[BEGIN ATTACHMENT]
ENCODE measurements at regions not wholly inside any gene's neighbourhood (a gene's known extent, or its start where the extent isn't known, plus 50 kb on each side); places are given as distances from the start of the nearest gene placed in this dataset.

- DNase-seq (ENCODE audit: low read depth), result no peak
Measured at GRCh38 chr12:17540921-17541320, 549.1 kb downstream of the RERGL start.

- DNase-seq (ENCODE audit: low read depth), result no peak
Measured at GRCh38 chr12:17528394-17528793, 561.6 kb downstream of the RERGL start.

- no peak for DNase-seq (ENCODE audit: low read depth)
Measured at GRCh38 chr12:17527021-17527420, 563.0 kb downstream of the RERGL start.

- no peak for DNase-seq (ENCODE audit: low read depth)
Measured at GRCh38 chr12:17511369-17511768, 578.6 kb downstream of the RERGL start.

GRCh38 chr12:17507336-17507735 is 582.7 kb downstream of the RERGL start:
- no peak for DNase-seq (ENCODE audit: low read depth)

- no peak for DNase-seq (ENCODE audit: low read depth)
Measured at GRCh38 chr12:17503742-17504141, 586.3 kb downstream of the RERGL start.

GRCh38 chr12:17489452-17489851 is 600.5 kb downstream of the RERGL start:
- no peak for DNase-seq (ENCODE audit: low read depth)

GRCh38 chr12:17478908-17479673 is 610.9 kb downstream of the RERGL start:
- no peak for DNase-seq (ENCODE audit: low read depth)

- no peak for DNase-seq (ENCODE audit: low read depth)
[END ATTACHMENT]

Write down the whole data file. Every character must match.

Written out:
ENCODE measurements at regions not wholly inside any gene's neighbourhood (a gene's known extent, or its start where the extent isn't known, plus 50 kb on each side); places are given as distances from the start of the nearest gene placed in this dataset.

- DNase-seq (ENCODE audit: low read depth), result no peak
Measured at GRCh38 chr12:17540921-17541320, 549.1 kb downstream of the RERGL start.

- DNase-seq (ENCODE audit: low read depth), result no peak
Measured at GRCh38 chr12:17528394-17528793, 561.6 kb downstream of the RERGL start.

- no peak for DNase-seq (ENCODE audit: low read depth)
Measured at GRCh38 chr12:17527021-17527420, 563.0 kb downstream of the RERGL start.

- no peak for DNase-seq (ENCODE audit: low read depth)
Measured at GRCh38 chr12:17511369-17511768, 578.6 kb downstream of the RERGL start.

GRCh38 chr12:17507336-17507735 is 582.7 kb downstream of the RERGL start:
- no peak for DNase-seq (ENCODE audit: low read depth)

- no peak for DNase-seq (ENCODE audit: low read depth)
Measured at GRCh38 chr12:17503742-17504141, 586.3 kb downstream of the RERGL start.

GRCh38 chr12:17489452-17489851 is 600.5 kb downstream of the RERGL start:
- no peak for DNase-seq (ENCODE audit: low read depth)

GRCh38 chr12:17478908-17479673 is 610.9 kb downstream of the RERGL start:
- no peak for DNase-seq (ENCODE audit: low read depth)

- no peak for DNase-seq (ENCODE audit: low read depth)